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ndl0071
24th May 2009, 06:36 PM
With the speed of the E3...

the shot below of a Wood Pigeon (at least that's what I think it is!) was taken very much as a grab shot, lucky I had left the camera on All points 'C' focus, CW Metering, I literally had enough time to pick up the camera from a table to eye level quick pan,click and the bird was gone, I was really surprised that I managed to get off a shot.

The picture was taken this afternoon with the 50-200SWD at about 200yards, I know Oly claim that this is a quick combo, as far as I'm concerned here's the proof.

http://e-group.uk.net/gallery/data/500/Wood_Pigeon.jpg

Because of the distance involved this is a crop.

Barr1e
24th May 2009, 10:07 PM
One of the better ones I've seen in flight for a while. t-up

Regards. Barr1e

PeterD
25th May 2009, 03:55 AM
Yes, the E3 is responsive - with the right lens attached! The 50-200 SWD, like the 12-60 SWD do focus fast on the E3.
Peter

michaelavis
25th May 2009, 08:23 AM
Yes, a great shot. I've neglected to think about metering settings when try to capture birds in flight, I've left it on ESP, I'll definitely try centre weighted next time. What do you tend to do with your AF pattern and IS settings for birds in flight?

ndl0071
25th May 2009, 03:34 PM
Hi Michael

Thanks for looking in, to answer your question the honest answer is that I have no idea, this shot was pure luck in so far as the settings seemed to work very well on this occasion:D I don't normally photo birds, let alone birds in flight.

The camera was set up with is1 on, (panning is better with is2!), I had continous focus on with all of the focus points active, CW metering.

I hope this helps, but I would suggest that you contact PererD, who is the resident forum expert in Birds in flight photography, I am sure he will be more than happy to point you in the right direction.

PeterD
25th May 2009, 04:16 PM
Hi Michael

Thanks for looking in, to answer your question the honest answer is that I have no idea, this shot was pure luck in so far as the settings seemed to work very well on this occasion:D I don't normally photo birds, let alone birds in flight.

The camera was set up with is1 on, (panning is better with is2!), I had continous focus on with all of the focus points active, CW metering.

I hope this helps, but I would suggest that you contact PererD, who is the resident forum expert in Birds in flight photography, I am sure he will be more than happy to point you in the right direction.

Thanks for the plug Neil. There are plenty of people on here who have mastered the art but I shall give a full reponse on my recomendations this evening. I am in the middle of preparing the evening meal so I am afraid I have to give this priority - four hungry mouths to feed (oh, and myself:))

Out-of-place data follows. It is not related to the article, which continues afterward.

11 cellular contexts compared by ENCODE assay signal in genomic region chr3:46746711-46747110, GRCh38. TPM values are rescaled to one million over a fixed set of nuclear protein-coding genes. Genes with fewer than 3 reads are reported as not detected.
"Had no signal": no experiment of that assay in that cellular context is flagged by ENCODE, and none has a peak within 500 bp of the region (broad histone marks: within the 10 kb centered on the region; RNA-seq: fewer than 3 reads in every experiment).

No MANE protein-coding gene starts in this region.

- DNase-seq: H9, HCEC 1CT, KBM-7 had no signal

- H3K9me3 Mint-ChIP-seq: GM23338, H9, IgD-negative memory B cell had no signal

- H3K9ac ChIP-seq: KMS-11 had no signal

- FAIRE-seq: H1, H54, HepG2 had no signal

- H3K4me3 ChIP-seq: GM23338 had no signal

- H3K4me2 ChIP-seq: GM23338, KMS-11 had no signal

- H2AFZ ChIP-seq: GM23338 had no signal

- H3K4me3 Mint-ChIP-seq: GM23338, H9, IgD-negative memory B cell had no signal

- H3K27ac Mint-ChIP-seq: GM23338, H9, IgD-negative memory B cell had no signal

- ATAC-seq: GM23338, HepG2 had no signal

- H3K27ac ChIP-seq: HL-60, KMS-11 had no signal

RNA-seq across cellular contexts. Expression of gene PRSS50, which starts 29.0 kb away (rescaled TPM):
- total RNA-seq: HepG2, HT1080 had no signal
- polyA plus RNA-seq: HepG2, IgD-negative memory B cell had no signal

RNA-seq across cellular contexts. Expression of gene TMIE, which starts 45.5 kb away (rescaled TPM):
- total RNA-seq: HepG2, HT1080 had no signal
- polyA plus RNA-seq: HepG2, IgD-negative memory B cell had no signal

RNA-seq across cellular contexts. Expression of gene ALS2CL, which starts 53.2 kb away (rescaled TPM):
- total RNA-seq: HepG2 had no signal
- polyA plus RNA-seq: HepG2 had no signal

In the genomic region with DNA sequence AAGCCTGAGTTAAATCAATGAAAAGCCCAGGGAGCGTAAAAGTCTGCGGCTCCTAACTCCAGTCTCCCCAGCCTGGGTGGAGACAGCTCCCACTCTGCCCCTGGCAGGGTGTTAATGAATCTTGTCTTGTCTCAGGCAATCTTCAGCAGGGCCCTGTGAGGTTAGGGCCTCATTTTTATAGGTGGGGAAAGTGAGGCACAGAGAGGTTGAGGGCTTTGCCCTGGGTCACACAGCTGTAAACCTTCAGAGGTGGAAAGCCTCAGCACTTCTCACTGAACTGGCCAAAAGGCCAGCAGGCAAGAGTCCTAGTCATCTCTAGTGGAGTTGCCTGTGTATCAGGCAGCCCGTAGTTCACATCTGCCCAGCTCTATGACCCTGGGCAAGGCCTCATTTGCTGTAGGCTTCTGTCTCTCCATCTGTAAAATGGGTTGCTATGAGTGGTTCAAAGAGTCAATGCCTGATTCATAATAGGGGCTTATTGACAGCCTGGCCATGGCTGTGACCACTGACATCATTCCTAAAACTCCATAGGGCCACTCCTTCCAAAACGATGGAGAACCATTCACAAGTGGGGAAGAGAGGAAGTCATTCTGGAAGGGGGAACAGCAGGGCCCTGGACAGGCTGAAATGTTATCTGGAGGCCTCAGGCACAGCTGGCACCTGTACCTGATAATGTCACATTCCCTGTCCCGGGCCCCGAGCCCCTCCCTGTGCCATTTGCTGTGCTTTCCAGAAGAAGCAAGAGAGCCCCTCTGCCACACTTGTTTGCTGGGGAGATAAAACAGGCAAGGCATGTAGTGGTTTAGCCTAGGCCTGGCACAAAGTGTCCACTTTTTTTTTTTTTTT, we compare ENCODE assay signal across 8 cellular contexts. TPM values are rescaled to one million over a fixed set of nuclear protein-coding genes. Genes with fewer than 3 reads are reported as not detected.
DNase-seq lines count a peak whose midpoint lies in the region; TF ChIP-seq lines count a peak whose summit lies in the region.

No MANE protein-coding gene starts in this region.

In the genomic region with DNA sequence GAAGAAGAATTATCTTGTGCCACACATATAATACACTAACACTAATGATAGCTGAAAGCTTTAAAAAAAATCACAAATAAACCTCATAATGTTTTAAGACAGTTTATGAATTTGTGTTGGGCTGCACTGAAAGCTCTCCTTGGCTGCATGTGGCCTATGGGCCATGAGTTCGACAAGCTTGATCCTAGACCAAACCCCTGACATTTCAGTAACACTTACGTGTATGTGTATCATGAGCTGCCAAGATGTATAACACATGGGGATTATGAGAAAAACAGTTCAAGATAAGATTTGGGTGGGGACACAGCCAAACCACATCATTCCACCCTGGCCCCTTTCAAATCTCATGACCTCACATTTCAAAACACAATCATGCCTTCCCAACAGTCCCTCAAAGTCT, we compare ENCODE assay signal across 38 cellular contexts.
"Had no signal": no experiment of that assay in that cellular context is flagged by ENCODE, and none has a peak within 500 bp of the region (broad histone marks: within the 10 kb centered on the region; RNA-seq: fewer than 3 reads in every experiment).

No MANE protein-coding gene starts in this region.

Sorry for the delay Michael, I promise to give you a full set of recomendations about 8pm.

Cheers

Peter

PeterD
25th May 2009, 06:47 PM
Hi Michael

Thanks for looking in, to answer your question the honest answer is that I have no idea, this shot was pure luck in so far as the settings seemed to work very well on this occasion:D I don't normally photo birds, let alone birds in flight.

The camera was set up with is1 on, (panning is better with is2!), I had continous focus on with all of the focus points active, CW metering.

I hope this helps, but I would suggest that you contact PererD, who is the resident forum expert in Birds in flight photography, I am sure he will be more than happy to point you in the right direction.

Settings which I use for Birds in flight.

1. Focus - C-AF, 5 point focus targets. Select the option to ignore rapid changes of focus. See the Wrotniak article to set this.
2. Exposure - Centre weighted bias or ESP. Never centre spot mode as this can have dramatic effects frame/frame.
3. Shutter setting - Multi frame.
4. IS - Set to IS2 (I have used IS1 with little noticable problem but IS2 is recommended for panning shots.
5. Method - Half press shutter until the subject is in focus and then press all the way and track the subject.

Now another tip. Shooting birds in flight is usually an occasional and very often, a spontanious decision. Changing the camera settings manually just takes the flexibility away and you lose the opportunity before you are ready. Use the My Mode settings and apply your normal settings in MyMode1 and the birds in flight settings in MyMode2. Set the camera up to allow you to toggle between MyMode 1 and 2 using the Function button on the camera (again the Wrotniak article tells you how to do this). Now you are ready. When the opportunity arises, hold the Function key in with the right thumb and the camera is instantly set up for birds in flight. Release the Function key and you are back to your normal settings. Hope this helps. Any questions, please ask.

Reference: Wrotniak article at http://www.wrotniak.net/photo/43/e3-sett.html

PS Dinner went well too,

Peter

michaelavis
25th May 2009, 07:11 PM
Absolutely perfect guidance, thank you very much, I'm sure I wont be the only one out there trying this out over the coming days.

PeterD
25th May 2009, 07:16 PM
Absolutely perfect guidance, thank you very much, I'm sure I wont be the only one out there trying this out over the coming days.

Thank you Michael. Looking forward to hearing of your experiences.

Peter

ndl0071
26th May 2009, 09:03 AM
Hello Peter, that all looks like sound advice to me, when's the DVD coming out:D

PeterD
26th May 2009, 09:16 AM
Hello Peter, that all looks like sound advice to me, when's the DVD coming out:D

Thanks Neil. I hoped it would sound sensible and not garbled. Cheers

Peter

ndl0071
26th May 2009, 12:33 PM
Just got back from browsing in Whs, I see that this weeks AP has an article on how to capture birds in flight, might be useful to some:)